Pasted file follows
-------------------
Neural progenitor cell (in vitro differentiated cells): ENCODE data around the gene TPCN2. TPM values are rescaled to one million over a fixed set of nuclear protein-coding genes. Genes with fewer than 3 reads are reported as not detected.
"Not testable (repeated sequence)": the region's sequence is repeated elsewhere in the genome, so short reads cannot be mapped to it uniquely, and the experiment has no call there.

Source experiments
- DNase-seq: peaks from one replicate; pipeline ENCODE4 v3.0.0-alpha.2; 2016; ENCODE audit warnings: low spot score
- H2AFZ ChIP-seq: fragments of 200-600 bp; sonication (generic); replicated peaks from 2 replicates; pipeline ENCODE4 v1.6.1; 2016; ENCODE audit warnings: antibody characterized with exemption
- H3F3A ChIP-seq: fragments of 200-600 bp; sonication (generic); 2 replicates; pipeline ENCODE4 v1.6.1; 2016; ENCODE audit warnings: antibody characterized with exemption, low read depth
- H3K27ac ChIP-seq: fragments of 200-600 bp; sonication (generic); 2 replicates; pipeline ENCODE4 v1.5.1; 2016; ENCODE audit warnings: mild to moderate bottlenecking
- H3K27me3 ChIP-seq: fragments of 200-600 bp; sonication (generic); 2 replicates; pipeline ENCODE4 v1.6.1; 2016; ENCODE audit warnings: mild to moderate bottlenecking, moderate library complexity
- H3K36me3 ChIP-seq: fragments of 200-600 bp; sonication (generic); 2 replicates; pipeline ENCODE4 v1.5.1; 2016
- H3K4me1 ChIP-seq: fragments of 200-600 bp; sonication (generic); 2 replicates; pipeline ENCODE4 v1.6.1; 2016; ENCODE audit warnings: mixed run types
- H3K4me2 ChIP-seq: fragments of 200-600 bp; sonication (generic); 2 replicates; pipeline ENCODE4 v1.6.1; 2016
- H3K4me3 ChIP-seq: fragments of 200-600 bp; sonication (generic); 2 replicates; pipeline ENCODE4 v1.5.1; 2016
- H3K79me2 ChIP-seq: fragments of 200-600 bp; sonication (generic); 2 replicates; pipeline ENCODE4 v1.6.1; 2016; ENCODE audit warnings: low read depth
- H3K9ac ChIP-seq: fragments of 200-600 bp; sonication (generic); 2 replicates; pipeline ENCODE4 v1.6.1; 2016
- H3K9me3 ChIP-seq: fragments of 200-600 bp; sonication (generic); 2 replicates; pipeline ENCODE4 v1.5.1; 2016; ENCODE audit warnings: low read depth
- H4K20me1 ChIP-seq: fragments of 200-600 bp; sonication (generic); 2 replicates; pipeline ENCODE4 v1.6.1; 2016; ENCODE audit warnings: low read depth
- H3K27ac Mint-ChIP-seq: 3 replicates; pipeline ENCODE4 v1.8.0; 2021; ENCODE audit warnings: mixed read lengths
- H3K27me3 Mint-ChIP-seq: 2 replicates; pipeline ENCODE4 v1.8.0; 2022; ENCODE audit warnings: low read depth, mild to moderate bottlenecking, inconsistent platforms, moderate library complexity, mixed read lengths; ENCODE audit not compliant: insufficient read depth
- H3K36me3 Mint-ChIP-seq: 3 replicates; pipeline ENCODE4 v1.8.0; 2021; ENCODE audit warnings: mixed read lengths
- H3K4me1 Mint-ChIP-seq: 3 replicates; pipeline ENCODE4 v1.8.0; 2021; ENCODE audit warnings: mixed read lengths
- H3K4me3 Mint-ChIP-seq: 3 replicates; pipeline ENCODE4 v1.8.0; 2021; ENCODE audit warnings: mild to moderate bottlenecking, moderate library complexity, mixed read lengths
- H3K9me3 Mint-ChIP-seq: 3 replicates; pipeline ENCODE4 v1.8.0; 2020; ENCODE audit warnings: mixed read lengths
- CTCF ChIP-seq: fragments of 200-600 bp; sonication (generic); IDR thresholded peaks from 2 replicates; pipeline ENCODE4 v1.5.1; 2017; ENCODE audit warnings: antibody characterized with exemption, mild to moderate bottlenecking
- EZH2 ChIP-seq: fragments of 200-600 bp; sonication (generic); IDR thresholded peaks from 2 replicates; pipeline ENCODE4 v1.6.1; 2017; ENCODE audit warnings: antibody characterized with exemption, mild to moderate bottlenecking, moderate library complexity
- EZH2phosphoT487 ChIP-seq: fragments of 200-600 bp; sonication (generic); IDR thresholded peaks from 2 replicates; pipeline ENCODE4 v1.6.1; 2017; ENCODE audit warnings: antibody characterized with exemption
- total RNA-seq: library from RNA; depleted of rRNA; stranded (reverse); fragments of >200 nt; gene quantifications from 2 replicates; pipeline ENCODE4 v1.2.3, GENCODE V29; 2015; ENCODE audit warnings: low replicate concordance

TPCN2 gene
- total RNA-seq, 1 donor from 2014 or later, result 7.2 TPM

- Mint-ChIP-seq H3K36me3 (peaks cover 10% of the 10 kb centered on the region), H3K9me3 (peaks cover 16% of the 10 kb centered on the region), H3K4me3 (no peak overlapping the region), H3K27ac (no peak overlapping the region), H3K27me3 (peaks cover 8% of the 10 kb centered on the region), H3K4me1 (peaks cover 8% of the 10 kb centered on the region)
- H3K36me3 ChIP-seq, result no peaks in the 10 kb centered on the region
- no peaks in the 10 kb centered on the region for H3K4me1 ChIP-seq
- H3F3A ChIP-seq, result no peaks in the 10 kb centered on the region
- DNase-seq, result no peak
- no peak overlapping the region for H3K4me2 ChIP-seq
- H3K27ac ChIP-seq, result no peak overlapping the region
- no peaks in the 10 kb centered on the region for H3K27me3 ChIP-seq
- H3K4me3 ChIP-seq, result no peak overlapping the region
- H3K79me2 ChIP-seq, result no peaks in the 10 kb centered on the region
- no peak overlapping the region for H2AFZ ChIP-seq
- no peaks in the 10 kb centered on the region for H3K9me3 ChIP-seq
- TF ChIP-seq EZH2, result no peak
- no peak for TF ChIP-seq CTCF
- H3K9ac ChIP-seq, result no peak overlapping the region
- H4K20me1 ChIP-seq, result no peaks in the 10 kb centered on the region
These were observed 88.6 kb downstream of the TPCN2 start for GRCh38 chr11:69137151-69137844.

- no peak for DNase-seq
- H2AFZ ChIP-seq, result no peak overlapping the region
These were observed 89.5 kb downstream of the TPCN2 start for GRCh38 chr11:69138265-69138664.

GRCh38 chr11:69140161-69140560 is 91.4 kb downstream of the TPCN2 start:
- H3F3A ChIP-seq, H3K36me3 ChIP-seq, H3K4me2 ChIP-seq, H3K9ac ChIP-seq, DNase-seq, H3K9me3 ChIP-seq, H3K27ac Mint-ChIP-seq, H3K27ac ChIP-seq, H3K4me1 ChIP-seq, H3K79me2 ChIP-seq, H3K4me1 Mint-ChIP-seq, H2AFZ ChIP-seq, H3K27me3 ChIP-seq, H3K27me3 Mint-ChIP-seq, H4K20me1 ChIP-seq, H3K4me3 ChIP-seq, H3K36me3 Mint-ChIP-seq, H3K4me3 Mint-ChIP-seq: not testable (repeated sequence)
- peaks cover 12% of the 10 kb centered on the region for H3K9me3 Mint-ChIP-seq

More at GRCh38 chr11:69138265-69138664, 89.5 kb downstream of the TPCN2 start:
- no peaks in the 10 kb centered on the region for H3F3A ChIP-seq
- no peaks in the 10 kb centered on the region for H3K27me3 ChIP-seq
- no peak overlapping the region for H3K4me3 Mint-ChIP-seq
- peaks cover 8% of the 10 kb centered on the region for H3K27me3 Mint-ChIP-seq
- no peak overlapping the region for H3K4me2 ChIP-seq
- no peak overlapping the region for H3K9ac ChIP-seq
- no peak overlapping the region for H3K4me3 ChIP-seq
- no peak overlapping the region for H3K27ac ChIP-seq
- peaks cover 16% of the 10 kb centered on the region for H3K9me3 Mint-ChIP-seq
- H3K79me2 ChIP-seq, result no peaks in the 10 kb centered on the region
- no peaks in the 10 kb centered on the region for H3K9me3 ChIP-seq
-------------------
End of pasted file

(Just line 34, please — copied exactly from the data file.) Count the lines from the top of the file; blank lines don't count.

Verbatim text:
- no peak overlapping the region for H3K4me2 ChIP-seq